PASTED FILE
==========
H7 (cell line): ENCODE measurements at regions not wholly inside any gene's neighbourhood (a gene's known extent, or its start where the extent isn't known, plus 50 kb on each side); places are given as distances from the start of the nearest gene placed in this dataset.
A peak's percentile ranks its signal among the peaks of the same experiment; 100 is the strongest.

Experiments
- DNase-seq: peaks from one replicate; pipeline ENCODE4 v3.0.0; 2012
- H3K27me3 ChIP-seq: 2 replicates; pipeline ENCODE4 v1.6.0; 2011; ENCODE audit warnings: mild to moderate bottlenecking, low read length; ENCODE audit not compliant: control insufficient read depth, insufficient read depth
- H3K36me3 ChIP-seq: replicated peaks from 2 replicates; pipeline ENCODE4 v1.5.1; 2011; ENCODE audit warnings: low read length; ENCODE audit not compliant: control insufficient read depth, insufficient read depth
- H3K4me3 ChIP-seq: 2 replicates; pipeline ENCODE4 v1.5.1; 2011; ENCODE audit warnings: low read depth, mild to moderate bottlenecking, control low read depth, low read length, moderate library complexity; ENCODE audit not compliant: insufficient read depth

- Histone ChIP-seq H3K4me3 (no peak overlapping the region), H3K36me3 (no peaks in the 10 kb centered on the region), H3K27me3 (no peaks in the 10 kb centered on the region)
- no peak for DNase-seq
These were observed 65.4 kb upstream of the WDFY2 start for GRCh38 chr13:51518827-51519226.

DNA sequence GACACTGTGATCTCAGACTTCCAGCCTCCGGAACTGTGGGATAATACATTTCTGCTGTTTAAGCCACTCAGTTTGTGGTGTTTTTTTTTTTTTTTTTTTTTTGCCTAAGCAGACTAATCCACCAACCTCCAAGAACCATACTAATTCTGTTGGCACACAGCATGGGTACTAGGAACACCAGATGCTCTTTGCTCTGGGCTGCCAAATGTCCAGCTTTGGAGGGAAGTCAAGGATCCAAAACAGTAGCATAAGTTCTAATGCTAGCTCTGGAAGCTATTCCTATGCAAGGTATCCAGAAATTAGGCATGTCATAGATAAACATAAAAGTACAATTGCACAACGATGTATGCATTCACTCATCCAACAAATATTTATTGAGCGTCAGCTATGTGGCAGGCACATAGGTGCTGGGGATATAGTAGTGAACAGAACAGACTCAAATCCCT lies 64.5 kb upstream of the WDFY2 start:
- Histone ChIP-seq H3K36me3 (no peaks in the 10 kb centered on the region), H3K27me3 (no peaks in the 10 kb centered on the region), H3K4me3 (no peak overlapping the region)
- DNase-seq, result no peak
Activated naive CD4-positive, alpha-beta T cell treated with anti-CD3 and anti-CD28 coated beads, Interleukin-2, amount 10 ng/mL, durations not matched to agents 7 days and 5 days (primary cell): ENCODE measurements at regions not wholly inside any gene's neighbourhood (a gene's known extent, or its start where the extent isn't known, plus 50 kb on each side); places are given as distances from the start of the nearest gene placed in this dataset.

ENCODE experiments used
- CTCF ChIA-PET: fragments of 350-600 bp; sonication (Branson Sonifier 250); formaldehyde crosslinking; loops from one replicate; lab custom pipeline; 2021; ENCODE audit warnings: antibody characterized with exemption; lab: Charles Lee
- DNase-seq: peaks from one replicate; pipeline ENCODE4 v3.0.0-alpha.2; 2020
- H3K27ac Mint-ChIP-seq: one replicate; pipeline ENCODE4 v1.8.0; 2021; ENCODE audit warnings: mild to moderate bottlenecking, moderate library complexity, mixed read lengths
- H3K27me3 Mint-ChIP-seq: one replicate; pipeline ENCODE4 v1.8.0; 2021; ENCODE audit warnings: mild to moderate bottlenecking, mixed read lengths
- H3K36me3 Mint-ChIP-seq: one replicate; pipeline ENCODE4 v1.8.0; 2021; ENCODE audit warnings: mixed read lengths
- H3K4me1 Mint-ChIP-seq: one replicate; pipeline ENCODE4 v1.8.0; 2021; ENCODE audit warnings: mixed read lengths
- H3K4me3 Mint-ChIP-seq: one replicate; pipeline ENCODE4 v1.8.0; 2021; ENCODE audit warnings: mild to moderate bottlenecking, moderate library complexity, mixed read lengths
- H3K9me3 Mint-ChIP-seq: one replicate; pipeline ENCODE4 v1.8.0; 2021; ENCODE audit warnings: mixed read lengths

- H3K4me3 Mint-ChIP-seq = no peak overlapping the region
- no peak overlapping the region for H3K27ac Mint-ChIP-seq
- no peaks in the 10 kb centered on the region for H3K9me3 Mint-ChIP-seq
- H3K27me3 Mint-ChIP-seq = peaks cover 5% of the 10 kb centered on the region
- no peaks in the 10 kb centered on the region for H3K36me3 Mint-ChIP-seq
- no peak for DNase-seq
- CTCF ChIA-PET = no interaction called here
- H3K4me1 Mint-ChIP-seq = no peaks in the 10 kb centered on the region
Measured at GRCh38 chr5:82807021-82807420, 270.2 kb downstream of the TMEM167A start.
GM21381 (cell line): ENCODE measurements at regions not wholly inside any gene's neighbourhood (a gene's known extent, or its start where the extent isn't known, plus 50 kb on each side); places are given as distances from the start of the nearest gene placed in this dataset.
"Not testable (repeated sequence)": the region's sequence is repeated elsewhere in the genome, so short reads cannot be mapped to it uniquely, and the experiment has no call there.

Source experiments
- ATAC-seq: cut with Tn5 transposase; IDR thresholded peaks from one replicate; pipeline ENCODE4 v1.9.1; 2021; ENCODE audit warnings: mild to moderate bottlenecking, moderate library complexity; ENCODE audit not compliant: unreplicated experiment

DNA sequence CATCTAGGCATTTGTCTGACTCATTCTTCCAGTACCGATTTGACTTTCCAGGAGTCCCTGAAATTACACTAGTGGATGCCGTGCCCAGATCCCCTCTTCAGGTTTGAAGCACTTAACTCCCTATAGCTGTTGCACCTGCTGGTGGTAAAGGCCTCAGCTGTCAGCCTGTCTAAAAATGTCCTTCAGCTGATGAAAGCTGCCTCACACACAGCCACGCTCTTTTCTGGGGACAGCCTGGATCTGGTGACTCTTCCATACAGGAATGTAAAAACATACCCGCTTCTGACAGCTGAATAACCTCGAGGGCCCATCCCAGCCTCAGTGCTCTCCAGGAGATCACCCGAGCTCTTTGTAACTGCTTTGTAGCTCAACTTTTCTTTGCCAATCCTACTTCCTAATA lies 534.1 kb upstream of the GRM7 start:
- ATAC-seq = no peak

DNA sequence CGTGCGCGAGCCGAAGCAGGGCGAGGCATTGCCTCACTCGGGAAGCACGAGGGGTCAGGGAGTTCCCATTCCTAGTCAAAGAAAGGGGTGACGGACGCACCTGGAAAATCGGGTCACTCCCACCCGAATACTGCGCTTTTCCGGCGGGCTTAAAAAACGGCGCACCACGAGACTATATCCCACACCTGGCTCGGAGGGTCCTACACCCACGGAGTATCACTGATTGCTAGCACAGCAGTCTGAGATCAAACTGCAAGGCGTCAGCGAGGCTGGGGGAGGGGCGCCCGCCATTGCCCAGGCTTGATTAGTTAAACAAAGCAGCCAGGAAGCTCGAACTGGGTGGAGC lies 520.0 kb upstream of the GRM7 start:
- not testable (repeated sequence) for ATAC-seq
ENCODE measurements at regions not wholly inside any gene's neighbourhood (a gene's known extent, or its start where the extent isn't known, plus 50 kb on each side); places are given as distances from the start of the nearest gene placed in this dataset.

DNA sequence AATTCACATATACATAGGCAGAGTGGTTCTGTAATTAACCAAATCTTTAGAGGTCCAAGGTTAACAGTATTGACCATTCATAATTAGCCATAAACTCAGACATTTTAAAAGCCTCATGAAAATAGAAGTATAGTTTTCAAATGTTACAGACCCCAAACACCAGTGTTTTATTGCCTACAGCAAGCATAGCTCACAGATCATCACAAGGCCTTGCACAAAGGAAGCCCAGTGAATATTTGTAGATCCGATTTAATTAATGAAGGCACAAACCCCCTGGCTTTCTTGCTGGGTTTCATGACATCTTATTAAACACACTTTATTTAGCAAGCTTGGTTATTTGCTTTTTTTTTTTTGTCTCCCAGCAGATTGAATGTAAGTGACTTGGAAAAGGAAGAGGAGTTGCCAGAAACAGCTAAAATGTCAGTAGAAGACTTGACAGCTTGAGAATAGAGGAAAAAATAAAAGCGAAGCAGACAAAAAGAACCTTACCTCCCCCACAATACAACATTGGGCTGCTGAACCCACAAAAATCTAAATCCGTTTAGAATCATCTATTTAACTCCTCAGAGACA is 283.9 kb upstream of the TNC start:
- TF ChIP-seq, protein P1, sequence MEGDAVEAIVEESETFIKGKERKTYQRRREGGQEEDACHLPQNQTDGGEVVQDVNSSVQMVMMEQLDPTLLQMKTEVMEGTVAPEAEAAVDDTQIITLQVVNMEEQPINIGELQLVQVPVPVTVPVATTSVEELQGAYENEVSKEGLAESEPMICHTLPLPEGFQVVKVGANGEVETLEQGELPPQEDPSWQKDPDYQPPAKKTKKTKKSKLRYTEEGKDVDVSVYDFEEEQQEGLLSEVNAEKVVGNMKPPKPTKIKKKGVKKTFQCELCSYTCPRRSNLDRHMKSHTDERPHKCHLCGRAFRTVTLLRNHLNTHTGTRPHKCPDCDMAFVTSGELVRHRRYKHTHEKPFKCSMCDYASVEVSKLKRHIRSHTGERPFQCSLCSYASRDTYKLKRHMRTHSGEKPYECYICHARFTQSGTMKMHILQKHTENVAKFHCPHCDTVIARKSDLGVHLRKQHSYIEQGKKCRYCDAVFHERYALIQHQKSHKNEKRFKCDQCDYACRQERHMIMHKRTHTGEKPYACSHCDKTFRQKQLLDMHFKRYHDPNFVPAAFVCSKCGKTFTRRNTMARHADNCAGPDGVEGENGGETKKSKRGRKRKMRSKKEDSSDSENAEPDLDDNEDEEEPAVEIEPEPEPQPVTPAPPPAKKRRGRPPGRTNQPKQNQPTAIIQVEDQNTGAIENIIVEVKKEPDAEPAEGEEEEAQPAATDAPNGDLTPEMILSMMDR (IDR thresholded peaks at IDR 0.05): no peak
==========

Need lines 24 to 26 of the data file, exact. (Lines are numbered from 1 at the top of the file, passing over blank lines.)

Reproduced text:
- H3K4me3 Mint-ChIP-seq = no peak overlapping the region
- no peak overlapping the region for H3K27ac Mint-ChIP-seq
- no peaks in the 10 kb centered on the region for H3K9me3 Mint-ChIP-seq